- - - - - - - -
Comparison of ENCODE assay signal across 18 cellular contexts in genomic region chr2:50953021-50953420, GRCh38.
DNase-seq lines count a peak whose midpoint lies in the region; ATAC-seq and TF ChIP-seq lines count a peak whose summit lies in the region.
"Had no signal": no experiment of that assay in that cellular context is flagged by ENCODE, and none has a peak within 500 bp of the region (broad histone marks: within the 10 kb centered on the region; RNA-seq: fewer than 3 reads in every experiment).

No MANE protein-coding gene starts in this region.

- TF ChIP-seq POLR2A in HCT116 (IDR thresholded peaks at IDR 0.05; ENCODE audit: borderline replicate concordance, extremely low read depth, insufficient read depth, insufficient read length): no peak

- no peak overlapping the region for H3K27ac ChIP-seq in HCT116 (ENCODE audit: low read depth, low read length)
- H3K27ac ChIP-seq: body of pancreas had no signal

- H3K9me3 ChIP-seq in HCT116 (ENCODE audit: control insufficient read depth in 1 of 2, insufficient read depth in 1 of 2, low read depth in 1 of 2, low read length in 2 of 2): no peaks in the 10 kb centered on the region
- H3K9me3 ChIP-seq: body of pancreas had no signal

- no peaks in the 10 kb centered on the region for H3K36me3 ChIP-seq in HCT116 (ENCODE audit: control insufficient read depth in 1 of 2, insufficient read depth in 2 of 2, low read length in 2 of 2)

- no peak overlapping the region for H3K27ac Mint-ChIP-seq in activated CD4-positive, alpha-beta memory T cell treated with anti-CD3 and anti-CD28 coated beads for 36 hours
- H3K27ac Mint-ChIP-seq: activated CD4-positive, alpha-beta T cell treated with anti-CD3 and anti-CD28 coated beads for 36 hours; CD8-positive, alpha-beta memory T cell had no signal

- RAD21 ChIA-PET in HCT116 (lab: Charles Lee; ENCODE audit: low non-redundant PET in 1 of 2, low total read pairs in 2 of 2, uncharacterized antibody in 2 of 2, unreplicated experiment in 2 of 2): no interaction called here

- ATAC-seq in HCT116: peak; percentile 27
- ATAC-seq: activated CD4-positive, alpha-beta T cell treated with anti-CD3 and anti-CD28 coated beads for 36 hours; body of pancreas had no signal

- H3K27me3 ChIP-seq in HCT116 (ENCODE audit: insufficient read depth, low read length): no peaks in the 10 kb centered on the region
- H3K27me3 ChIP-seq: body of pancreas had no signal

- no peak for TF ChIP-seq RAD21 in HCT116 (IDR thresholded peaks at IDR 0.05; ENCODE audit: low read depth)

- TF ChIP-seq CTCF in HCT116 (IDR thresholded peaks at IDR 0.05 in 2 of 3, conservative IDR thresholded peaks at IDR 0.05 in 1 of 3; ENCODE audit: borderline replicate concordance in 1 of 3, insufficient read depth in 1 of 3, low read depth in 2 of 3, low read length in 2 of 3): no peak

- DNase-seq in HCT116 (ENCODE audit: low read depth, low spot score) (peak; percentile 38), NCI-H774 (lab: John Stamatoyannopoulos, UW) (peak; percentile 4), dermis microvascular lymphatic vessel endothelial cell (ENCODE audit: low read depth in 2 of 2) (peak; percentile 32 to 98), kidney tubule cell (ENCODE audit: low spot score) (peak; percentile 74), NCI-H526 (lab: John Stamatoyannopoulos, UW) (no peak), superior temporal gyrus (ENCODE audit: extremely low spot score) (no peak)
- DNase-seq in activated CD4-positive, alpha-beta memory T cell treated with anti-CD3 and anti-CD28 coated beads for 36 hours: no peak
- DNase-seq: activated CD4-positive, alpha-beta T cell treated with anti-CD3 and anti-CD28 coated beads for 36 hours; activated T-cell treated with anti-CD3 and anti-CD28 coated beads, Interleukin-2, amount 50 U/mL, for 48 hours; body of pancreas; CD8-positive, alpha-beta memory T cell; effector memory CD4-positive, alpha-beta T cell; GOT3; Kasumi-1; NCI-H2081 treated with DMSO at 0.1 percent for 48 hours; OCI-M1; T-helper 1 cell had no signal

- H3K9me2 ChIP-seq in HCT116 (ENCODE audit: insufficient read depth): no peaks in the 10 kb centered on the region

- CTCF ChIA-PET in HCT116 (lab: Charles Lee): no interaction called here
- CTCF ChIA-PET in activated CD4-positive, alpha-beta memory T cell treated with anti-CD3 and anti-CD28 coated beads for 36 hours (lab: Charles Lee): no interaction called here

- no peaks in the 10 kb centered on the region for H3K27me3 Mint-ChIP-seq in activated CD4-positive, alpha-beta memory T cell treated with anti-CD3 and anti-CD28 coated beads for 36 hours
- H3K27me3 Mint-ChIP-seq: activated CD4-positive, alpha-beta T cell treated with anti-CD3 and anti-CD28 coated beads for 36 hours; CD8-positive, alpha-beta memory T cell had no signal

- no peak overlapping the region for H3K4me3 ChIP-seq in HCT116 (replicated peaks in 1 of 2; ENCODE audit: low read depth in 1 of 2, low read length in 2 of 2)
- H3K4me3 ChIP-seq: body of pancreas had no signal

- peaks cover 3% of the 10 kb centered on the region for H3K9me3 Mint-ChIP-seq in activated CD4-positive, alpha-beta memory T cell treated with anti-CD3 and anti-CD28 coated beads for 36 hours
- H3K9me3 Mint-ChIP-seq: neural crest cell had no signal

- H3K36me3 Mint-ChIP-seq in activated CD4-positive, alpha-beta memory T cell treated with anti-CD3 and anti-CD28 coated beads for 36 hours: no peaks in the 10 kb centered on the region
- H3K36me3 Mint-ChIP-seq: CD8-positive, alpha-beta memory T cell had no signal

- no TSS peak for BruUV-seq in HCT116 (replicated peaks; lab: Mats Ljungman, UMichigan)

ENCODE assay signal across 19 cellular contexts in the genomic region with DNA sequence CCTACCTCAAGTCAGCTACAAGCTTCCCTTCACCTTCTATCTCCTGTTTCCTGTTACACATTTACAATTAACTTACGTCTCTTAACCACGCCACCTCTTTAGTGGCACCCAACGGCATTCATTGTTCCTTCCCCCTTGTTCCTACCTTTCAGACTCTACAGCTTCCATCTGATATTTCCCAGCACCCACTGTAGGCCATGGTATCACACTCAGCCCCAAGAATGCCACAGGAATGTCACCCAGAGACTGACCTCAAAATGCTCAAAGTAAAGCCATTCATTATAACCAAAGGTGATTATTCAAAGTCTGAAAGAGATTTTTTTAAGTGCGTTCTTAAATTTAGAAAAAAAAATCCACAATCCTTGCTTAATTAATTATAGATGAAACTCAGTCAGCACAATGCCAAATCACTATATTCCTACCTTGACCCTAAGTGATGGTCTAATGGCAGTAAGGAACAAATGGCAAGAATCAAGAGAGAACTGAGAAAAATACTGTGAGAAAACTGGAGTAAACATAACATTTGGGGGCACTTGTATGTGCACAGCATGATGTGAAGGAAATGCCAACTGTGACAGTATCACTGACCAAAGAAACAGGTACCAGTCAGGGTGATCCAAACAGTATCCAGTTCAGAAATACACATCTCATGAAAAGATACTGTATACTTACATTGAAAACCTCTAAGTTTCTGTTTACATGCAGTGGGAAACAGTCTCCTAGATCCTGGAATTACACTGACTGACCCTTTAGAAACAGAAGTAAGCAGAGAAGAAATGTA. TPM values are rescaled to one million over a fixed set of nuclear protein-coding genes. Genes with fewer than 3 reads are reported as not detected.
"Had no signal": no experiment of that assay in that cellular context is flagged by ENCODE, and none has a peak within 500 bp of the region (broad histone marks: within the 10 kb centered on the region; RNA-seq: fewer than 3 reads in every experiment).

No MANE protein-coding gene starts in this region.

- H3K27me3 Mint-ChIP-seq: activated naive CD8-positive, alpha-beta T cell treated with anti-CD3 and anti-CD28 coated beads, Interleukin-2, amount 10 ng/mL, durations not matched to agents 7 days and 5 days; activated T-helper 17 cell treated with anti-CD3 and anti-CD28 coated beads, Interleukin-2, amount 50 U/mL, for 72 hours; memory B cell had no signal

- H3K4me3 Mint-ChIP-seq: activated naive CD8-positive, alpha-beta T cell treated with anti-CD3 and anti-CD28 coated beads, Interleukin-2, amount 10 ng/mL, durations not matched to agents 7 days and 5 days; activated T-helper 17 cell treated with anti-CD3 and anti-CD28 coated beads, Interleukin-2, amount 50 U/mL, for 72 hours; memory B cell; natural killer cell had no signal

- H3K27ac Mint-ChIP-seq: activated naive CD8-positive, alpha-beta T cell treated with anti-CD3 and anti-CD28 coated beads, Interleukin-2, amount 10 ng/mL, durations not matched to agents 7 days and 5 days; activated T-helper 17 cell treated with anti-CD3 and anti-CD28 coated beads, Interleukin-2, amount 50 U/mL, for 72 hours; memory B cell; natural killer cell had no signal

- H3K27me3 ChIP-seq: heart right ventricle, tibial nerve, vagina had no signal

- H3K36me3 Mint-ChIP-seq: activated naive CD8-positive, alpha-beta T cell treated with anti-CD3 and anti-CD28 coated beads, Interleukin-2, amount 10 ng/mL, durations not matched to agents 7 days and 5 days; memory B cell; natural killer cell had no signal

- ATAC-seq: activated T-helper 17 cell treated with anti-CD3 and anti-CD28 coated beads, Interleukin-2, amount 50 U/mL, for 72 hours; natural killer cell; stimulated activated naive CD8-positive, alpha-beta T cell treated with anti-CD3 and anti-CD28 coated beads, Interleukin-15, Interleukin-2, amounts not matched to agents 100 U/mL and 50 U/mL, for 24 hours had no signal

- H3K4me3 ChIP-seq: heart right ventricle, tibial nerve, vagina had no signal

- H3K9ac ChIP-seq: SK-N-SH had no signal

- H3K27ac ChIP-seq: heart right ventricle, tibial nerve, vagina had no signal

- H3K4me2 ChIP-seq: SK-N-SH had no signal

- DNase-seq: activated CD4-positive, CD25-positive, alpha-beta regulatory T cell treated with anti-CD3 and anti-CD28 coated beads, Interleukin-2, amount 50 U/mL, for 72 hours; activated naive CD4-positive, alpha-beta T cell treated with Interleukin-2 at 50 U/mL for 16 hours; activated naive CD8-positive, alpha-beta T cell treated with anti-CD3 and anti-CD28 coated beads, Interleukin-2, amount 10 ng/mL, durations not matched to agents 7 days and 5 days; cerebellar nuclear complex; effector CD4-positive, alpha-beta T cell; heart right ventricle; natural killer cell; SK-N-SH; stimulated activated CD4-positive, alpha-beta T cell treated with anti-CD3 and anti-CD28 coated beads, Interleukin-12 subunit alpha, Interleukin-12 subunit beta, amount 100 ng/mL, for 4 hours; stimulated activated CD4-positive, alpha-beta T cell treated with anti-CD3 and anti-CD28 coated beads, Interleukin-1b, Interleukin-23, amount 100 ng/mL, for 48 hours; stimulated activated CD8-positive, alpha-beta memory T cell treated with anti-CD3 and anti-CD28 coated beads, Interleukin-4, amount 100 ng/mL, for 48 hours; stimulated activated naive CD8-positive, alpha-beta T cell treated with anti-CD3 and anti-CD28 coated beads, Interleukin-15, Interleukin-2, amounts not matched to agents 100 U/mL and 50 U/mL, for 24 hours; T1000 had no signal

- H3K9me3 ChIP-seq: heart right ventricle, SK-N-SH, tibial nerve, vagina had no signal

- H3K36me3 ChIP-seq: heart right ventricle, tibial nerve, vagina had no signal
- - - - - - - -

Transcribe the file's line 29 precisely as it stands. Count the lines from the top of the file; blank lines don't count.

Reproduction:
- H3K4me3 ChIP-seq: body of pancreas had no signal